|The Port, at the end of Las Ramblas, after my cooking class|
October 7, 2015
On Day 3 I had to find my way to Las Ramblas, the big pedestrian only walkway everyone said was crowded and crazy day and night but was also a place you needed to see. I learned that it had been a river bed in Roman times that had dried up and become a walkway that cuts through the heart of the city center. It begins at Plaça de Catalunya, a large square considered to be both the center of the city and the place where the old city and the 19th century Eixample meet, and ends at the sea, basically. It's lined with shops, restaurants, souvenirs stands (think tacky), mimes, artists doing caricatures, ice cream shops, coffee bars and theaters, mainly frequented by tourists. It's fun though, to walk down this broad avenue and sit and sip an overpriced Sangria munching tapas and watching the travelers sauntering by, listening to bits of many different languages.
The Barcelona Cooking School is located at 85 Las Ramblas and I had a hard time finding it, finally locating it on the second floor at that address. I had reserved a class for Bob and I for our cancelled trip but decided I would still go, if alone this time. It turned out to be around 7 or 8 people, some couples, some singles, all ages, but mostly younger than me! Mostly Americans! No matter!
The first part of the class consisted of a walk to La Boqueria, the big market just off the Rambla. What a fun experience that was! I'll let the photos tell the story, but suffice to say, they had absolutely everything you could possibly want! Our chef/teacher gave us a mini-tour of the area between the school and the market, complete with a bit of history thrown in and it was all fun and informative.
Back to the classroom, we were each given a task in preparing a typical Catalan meal: Tomato Bread, Gazpacho, Spanish Omelette, Seafood Paella and Catalan Cream for dessert. Wine flowed freely as we chopped and sliced and diced and cooked and tasted. I helped grate the tomatoes - yes, using a cheese grater that easily separated the pulp from the skin and could then be spread on the toasted bread - after garlic was rubbed on and followed by a drizzle of olive oil and a pinch of sea salt! I chopped vegetables for the Gazpacho and used the immersion blender to turn raw chopped veggies into a delicious cold soup. At the end, we plated the meal, then sat and enjoyed the fruits of our labors, a bit tipsy, completely satisfied with our day, that started at 10am and ended at 2!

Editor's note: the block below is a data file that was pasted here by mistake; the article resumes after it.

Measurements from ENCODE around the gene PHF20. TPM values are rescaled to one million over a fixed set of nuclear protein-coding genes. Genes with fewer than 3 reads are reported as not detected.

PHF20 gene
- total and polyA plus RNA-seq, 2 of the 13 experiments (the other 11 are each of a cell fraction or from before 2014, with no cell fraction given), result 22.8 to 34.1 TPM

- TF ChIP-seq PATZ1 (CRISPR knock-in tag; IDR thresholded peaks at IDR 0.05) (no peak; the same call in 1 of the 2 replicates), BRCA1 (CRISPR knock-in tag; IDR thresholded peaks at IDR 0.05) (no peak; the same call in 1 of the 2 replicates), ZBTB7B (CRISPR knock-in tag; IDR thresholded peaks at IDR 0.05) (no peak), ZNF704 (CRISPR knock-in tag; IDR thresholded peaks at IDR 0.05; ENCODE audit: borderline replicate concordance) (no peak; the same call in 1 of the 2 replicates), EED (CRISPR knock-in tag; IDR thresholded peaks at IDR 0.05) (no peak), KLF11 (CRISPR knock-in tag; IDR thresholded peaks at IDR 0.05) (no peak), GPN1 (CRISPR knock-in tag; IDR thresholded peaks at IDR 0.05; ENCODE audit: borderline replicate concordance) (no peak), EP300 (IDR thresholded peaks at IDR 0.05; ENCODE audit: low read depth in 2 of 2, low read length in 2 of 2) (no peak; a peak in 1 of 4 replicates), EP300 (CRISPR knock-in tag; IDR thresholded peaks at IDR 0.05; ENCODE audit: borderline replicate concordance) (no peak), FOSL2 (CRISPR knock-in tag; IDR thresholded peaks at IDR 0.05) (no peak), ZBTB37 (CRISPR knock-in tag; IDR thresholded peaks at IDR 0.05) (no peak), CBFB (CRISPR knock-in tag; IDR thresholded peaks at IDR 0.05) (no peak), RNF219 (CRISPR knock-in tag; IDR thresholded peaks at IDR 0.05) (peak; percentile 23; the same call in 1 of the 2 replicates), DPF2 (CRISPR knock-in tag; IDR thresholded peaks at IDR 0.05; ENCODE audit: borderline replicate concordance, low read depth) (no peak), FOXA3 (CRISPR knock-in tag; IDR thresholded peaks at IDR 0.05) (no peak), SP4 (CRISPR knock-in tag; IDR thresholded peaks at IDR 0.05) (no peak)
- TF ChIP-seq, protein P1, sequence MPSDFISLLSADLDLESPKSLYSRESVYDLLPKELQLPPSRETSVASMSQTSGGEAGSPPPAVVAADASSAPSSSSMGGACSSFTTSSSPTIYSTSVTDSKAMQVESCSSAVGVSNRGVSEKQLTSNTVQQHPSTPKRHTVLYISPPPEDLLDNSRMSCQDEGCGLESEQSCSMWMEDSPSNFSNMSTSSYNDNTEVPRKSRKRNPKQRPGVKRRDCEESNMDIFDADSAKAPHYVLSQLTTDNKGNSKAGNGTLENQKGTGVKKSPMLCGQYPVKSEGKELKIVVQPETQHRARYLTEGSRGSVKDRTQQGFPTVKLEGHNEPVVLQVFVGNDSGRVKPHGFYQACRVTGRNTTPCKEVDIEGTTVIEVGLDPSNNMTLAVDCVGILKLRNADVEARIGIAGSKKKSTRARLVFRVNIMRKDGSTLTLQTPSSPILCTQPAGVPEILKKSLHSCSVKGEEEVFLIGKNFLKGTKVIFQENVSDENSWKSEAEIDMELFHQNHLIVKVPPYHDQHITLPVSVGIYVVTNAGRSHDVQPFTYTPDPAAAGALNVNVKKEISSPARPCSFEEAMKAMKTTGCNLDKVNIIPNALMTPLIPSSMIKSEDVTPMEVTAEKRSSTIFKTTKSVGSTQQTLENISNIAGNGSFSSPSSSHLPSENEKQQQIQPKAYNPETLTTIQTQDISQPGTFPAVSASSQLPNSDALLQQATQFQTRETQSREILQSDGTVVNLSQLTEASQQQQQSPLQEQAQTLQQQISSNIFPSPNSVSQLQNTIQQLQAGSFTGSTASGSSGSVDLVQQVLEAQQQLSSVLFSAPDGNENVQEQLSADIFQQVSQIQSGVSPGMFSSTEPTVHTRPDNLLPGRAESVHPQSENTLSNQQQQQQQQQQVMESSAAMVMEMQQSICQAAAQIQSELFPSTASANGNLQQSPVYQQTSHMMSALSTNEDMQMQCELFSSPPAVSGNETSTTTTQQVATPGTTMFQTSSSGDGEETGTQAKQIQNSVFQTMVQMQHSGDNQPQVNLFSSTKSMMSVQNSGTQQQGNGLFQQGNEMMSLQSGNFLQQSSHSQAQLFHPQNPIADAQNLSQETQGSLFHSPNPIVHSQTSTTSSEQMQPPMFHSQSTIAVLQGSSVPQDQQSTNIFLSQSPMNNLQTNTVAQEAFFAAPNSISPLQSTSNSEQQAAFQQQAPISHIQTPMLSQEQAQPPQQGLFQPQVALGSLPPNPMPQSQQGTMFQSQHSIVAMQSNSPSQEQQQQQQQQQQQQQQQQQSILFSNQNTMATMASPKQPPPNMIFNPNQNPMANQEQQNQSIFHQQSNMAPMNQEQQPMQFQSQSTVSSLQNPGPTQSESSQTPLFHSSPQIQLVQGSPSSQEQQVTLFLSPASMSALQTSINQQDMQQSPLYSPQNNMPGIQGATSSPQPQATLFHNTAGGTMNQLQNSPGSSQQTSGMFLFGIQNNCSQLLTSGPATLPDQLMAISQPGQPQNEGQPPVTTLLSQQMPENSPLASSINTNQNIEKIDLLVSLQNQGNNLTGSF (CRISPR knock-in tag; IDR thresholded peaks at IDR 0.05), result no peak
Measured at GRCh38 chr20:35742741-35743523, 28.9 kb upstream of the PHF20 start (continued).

Afterwards, I wandered around, snapping photos and enjoying the scenery, until I found myself down at the Port at the other end of La Rambla. It was a gorgeous day, with blue skies and puffy clouds and I sat and sketched the Port building and walked along the harbor. My photos will complete the story but all in all it was a very satisfying day and I was quite tired by the time I returned to my apartment that evening.
|A wonderful kitchen to work in with beautiful fresh ingredients from the market|
|Making Spanish Omelette with potatoes and onions in a generous amount of oil|
|Finishing touches to the Seafood Paella - adding mussels and langustines|
|Catalan Cream - making the sugar on top crystalize, not burn!|
|Plaça Real, a sort of hidden away courtyard, with Gaudí designed lamp posts|
|Cafes and Restaurants line the Rambla, great for people watching|
|Unique architectural details abound in Barcelona!|
|The Port of Barcelona building|